The right to vote is protected in more than the initial allocation of the franchise to choose electors for the President of the United States. Equal protection applies as well to the manner of its exercise. Having once granted the right to vote on equal terms, the state may not, by later arbitrary and disparate treatment, value one person's vote over that of another. It must be remembered that the right of suffrage can be denied by a debasement or dilution of the weight of a citizen's vote just as effectively as by wholly prohibiting the free exercise of the franchise.
The lower court had ordered a manual recount of votes cast in one county and had ordered that the votes for respondent presidential candidate identified in two other counties be included in the certified vote totals. The Court granted the writ of certiorari to determine whether the recount procedures adopted by the lower court were consistent with its obligation to avoid arbitrary and disparate treatment of the members of its electorate. In a per curiam opinion, the Court concluded that the lower court's decision violated the equal protection clause of U.S. Const. amend. XIV. The Court reversed the judgment of the lower court and remanded for further proceedings.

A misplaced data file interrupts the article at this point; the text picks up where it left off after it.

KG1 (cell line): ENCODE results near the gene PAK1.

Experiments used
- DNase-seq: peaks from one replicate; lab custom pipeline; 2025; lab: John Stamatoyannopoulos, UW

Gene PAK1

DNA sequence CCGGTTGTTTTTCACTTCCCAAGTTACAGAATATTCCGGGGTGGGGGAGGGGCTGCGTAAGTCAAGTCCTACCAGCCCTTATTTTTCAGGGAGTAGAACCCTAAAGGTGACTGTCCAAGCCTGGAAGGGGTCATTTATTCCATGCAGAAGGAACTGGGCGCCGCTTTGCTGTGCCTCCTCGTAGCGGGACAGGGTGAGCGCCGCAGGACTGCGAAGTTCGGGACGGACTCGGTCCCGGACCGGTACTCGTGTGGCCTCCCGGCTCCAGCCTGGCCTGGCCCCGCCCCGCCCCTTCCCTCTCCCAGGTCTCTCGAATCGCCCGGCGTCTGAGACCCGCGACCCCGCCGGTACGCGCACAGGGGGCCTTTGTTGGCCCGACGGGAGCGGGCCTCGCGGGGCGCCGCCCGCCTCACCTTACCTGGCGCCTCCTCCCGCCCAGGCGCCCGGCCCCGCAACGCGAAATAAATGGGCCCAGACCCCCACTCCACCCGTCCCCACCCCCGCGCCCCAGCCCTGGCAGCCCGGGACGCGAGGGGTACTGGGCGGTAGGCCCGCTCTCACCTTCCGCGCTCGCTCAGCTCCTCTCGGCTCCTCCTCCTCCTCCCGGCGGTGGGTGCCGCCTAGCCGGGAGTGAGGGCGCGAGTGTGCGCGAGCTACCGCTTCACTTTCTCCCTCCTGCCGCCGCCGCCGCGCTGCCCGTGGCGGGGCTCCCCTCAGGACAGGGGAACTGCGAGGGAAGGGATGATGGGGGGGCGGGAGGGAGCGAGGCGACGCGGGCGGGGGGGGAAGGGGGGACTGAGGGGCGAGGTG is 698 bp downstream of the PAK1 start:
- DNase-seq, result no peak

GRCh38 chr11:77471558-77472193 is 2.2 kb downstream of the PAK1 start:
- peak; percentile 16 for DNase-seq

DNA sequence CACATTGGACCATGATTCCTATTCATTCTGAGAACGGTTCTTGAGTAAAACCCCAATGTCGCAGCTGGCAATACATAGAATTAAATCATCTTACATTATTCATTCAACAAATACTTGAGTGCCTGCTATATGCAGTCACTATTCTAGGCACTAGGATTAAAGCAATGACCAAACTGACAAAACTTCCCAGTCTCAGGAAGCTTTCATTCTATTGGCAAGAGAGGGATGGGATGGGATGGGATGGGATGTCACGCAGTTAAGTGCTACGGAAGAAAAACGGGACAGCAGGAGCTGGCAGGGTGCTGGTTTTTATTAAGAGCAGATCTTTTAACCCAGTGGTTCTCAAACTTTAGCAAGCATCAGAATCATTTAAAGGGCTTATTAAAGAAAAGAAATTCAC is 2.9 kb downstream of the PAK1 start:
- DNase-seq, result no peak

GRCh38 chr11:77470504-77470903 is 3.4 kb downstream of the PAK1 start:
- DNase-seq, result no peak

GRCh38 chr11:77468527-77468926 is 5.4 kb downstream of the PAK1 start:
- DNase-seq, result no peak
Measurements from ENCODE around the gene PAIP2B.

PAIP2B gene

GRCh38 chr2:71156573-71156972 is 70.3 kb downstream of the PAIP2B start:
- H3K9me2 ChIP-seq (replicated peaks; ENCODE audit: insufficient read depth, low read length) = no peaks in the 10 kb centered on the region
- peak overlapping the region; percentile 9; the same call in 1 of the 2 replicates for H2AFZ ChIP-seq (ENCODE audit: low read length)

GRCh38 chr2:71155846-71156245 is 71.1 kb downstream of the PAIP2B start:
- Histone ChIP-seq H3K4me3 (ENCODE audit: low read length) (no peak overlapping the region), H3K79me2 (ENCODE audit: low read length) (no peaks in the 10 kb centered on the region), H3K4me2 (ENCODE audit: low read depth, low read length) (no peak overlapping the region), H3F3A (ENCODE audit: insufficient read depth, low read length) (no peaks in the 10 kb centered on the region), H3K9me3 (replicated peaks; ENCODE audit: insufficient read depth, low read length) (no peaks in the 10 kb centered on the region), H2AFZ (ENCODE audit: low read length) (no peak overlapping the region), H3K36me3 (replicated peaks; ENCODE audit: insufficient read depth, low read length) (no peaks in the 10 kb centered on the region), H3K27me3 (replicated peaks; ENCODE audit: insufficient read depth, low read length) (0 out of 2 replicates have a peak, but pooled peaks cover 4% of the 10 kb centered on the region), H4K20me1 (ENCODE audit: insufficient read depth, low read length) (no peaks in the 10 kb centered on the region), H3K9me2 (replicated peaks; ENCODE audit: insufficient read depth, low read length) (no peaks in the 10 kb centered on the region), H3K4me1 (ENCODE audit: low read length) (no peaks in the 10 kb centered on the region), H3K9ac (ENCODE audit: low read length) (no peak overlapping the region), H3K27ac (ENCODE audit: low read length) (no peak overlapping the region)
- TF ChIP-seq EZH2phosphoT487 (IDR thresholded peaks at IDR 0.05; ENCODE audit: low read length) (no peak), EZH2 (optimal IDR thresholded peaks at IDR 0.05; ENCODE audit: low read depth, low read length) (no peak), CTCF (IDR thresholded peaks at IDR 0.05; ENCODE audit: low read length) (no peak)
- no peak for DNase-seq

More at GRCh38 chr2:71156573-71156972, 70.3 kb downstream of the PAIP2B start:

Were the recount procedures imposed by the trial court consistent with the constitutional mandate?
The lower court failed to identify and require standards for accepting or rejecting contested ballots. Moreover, the decision to include a partial total from one county gave no assurance that the recounts included in the final certification were required to be complete. Thus, the recount procedures were inconsistent with the minimum procedures necessary to protect the fundamental right of each voter in the special instance of a statewide recount under the authority of a single state judicial officer.